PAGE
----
'It felt like a scene from James Bond' says Alfred Throop who steered runaway bus
Heroic pensioner Alfred Throop prevented a serious accident when he grabbed the wheel of an out-of-control bus seconds after the driver passed out.
The 67-year-old was on the number 58 Arriva bus in Hastings Road, Northfields, when it began to swerve uncontrollably.
The granddad, from Humberstone, had already started to make his way to the front of the vehicle after pressing the bell for his stop.
Realising the driver was unconscious and noticing the danger of nearby pedestrians and cars, he grabbed the wheel and steered the vehicle to the side of the road, where the bus collided with metal railings.
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Alfred said: "I noticed he was going left and right and weaving onto the other side of the road, so I went to ask the driver if he was okay and saw he'd blacked out.
"Then he hit a van. I was looking around at cars and people and panicking. I can't really remember what I was thinking – I just thought I'd better get the bus out of the road quickly, so I grabbed the wheel and steered it to the kerb away from the people."
Alfred, who has not driven for 12 years, let go of the wheel at the last minute as the kerb approached and dived away from the windscreen, and held on.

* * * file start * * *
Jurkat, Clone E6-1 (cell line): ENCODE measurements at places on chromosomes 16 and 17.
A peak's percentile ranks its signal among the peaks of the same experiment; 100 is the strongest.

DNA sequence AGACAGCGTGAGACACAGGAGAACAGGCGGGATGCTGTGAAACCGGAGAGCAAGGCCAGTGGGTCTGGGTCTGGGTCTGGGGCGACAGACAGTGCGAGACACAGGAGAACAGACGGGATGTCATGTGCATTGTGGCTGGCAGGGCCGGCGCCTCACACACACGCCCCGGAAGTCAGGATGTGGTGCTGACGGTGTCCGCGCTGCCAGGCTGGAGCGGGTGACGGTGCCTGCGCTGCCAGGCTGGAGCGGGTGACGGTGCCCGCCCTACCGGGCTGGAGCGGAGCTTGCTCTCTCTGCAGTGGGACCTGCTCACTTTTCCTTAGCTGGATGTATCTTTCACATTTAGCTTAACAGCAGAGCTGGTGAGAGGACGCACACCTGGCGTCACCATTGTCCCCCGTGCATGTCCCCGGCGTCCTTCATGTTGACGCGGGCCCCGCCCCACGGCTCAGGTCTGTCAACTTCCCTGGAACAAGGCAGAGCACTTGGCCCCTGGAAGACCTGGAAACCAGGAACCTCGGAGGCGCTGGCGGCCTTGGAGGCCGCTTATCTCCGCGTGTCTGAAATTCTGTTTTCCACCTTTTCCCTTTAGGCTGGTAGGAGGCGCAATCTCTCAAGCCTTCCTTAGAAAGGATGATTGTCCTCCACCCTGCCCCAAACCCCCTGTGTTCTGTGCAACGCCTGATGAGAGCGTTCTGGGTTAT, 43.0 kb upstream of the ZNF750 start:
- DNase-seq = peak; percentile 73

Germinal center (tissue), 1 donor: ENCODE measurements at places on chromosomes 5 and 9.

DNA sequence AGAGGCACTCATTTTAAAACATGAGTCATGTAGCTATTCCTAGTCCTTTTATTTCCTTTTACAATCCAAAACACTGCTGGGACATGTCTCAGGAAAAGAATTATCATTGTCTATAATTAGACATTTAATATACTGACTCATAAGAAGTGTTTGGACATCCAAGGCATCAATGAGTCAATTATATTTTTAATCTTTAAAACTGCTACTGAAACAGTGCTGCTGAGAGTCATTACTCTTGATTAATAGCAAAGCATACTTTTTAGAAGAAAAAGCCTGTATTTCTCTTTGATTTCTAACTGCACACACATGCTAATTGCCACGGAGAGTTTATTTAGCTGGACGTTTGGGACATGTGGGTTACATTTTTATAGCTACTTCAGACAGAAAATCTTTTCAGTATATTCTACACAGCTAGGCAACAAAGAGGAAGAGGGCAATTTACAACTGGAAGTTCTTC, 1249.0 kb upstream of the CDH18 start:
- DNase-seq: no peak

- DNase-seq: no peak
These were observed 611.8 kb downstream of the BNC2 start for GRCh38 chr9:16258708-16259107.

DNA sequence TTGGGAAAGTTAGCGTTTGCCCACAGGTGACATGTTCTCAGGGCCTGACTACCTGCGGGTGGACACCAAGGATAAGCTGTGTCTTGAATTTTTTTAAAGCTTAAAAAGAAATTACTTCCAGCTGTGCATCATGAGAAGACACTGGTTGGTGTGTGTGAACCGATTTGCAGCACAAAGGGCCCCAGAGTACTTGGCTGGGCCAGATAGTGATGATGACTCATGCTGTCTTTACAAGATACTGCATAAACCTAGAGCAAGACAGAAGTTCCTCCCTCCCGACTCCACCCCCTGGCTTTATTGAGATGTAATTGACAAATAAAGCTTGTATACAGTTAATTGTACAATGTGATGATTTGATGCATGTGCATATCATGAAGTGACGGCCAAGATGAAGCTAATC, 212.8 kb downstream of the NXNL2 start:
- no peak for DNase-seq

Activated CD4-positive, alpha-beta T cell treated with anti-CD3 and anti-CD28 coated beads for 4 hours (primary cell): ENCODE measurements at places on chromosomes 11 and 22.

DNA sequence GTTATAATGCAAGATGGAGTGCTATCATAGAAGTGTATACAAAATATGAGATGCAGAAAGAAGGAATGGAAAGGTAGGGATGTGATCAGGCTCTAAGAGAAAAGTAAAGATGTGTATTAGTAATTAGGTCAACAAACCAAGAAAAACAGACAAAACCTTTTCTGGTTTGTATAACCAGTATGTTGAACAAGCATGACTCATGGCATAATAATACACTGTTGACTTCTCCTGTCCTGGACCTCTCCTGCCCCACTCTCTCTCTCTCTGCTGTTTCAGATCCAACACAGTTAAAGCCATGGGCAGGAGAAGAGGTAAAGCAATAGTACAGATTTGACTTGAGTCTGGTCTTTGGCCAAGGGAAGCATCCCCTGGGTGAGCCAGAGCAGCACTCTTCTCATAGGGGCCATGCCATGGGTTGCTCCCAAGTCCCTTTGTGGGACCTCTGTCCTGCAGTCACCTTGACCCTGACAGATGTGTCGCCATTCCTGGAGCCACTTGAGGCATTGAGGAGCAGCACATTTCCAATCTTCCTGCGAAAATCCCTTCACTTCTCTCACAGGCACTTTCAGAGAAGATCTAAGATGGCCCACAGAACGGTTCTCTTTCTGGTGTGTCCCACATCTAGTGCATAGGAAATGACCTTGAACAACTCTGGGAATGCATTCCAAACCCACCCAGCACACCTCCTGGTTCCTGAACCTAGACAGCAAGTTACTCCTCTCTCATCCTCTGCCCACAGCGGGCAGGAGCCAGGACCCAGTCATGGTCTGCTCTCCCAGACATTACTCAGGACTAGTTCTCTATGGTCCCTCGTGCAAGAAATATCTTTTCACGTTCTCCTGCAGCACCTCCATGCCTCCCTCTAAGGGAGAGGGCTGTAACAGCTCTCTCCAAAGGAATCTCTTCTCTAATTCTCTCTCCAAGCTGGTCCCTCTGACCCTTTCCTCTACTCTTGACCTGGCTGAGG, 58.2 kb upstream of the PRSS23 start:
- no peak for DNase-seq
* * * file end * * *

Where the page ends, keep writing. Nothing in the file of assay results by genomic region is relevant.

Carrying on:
The vehicle stopped when it collided with metal railings at a pedestrian crossing.
The impact severely damaged the front of the bus and injured two of the six passengers onboard, one of whom was taken to hospital.
"It felt like a scene from James Bond," said Alfred, a retired gardener and hospital porter.
The incident happened at about 1.30pm on Thursday, as Alfred was travelling on the bus after his regular visit to Age UK, in Humberstone Gate, for his lunch.
"I've been a bit shaken since, but I'm slowly coming round," he added.
He said he did not know how fast the bus had been going when it crashed, but added it that it had slowed down quite a bit from its original speed.
Police confirmed that the driver was "taken ill at the wheel" and that two people were injured in the collision.
A spokeswoman said: "Thanks to Mr Throop's brave actions, he managed to prevent further damage and any serious injury to members of the public."
Alfred's daughter Vicki said: "He told me that he tried to wake the bus driver and find the brake, but he couldn't, so he took control of the wheel and steered it away from pedestrians and into a fence.
"He had hold of the wheel until the last minute before diving away from the front of the bus in order to prevent him getting thrown through the front window. It was very brave of him.
"He's been in a bit of shock since, but I think he's done a very admirable thing and deserves to be recognised for it.
"I'm very proud of him."
His wife Sylvia, 72, said: "He did a wonderful job, but he's like that. If he sees someone needing help when we're out, he always stops to lend a hand."
No one at Arriva was available for comment yesterday.